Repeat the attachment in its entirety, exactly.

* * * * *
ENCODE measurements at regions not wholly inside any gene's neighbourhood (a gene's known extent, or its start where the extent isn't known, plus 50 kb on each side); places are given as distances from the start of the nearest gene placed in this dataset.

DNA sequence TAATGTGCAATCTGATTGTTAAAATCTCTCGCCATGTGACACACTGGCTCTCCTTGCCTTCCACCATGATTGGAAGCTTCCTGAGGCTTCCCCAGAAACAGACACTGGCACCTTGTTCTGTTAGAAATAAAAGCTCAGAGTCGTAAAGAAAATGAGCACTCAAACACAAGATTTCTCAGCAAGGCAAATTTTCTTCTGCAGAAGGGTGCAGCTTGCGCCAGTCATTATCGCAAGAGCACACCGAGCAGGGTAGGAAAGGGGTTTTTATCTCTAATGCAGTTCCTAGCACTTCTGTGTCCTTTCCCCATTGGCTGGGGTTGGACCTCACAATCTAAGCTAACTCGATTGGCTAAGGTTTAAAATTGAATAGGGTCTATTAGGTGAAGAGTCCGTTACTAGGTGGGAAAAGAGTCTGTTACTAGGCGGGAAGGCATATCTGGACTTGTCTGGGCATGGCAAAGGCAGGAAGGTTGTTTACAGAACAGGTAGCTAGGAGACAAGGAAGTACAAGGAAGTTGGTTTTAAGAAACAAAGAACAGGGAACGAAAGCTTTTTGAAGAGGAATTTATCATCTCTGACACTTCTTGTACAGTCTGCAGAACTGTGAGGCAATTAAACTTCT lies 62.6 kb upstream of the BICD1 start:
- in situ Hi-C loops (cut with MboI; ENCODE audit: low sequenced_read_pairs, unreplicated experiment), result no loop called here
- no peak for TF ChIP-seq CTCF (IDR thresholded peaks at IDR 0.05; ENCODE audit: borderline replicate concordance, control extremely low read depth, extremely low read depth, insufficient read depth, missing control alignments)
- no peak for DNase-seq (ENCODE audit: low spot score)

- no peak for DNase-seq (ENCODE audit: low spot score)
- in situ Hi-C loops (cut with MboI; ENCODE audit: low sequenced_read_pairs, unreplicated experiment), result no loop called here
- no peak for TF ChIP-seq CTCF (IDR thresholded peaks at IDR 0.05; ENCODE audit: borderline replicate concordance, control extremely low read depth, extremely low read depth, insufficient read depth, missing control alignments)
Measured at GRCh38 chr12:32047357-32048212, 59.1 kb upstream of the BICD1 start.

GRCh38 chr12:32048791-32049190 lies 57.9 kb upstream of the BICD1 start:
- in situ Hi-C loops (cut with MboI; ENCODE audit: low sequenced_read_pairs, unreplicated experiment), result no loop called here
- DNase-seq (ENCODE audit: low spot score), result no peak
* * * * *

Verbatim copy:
ENCODE measurements at regions not wholly inside any gene's neighbourhood (a gene's known extent, or its start where the extent isn't known, plus 50 kb on each side); places are given as distances from the start of the nearest gene placed in this dataset.

DNA sequence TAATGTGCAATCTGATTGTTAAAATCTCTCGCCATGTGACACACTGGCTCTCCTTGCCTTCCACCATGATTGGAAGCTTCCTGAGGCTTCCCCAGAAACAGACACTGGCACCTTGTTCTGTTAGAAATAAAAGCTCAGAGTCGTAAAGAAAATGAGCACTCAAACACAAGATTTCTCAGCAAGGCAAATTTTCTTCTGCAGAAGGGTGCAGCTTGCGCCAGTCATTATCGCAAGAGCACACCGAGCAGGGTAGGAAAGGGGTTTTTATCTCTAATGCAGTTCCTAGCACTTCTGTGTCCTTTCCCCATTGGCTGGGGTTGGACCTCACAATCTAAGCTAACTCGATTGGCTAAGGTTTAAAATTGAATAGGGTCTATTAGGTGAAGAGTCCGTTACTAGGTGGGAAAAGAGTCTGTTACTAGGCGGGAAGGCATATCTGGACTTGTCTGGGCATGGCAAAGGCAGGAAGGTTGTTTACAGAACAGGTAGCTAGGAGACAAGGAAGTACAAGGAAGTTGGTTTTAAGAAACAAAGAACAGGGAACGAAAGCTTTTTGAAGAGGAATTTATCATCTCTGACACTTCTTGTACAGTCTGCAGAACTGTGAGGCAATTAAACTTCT lies 62.6 kb upstream of the BICD1 start:
- in situ Hi-C loops (cut with MboI; ENCODE audit: low sequenced_read_pairs, unreplicated experiment), result no loop called here
- no peak for TF ChIP-seq CTCF (IDR thresholded peaks at IDR 0.05; ENCODE audit: borderline replicate concordance, control extremely low read depth, extremely low read depth, insufficient read depth, missing control alignments)
- no peak for DNase-seq (ENCODE audit: low spot score)

- no peak for DNase-seq (ENCODE audit: low spot score)
- in situ Hi-C loops (cut with MboI; ENCODE audit: low sequenced_read_pairs, unreplicated experiment), result no loop called here
- no peak for TF ChIP-seq CTCF (IDR thresholded peaks at IDR 0.05; ENCODE audit: borderline replicate concordance, control extremely low read depth, extremely low read depth, insufficient read depth, missing control alignments)
Measured at GRCh38 chr12:32047357-32048212, 59.1 kb upstream of the BICD1 start.

GRCh38 chr12:32048791-32049190 lies 57.9 kb upstream of the BICD1 start:
- in situ Hi-C loops (cut with MboI; ENCODE audit: low sequenced_read_pairs, unreplicated experiment), result no loop called here
- DNase-seq (ENCODE audit: low spot score), result no peak